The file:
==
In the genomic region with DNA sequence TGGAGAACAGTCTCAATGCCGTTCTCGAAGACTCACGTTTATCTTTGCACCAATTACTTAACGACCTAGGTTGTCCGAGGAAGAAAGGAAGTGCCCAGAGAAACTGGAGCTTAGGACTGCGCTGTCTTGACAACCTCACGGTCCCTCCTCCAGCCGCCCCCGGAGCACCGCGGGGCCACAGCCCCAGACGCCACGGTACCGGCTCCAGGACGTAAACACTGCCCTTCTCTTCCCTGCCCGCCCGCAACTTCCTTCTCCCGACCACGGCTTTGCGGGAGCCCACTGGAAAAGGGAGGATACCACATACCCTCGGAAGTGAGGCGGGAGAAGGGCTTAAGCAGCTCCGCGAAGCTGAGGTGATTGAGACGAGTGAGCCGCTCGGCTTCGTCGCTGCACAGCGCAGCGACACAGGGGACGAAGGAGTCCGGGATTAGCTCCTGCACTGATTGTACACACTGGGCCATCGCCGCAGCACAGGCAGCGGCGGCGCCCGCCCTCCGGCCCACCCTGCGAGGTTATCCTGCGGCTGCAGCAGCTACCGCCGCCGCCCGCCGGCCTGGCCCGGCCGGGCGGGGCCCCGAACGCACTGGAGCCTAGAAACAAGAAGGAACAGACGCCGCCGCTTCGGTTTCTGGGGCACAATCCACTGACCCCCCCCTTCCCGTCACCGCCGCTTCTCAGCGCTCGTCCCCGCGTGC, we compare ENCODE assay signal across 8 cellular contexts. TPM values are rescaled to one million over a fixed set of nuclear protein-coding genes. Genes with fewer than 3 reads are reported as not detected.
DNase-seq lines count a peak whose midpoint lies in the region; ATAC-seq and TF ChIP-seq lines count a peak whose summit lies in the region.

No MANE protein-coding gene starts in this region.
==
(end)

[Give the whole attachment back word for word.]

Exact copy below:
In the genomic region with DNA sequence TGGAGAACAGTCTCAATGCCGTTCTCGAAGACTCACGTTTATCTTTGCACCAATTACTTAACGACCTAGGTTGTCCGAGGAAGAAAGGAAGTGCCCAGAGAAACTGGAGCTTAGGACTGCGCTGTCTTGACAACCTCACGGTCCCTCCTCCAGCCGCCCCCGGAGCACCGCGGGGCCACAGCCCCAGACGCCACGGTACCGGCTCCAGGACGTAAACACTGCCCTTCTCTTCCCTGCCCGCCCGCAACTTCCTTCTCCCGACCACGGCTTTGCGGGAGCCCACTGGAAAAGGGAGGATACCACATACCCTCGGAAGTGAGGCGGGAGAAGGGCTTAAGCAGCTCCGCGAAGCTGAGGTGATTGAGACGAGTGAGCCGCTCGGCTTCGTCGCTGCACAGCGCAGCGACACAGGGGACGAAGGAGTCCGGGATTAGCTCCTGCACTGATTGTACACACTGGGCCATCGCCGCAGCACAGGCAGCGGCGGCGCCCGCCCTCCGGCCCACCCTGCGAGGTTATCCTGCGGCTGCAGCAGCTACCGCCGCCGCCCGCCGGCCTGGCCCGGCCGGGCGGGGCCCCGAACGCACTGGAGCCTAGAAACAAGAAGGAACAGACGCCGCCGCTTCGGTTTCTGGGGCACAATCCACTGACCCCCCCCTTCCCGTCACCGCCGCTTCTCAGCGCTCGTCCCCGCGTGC, we compare ENCODE assay signal across 8 cellular contexts. TPM values are rescaled to one million over a fixed set of nuclear protein-coding genes. Genes with fewer than 3 reads are reported as not detected.
DNase-seq lines count a peak whose midpoint lies in the region; ATAC-seq and TF ChIP-seq lines count a peak whose summit lies in the region.

No MANE protein-coding gene starts in this region.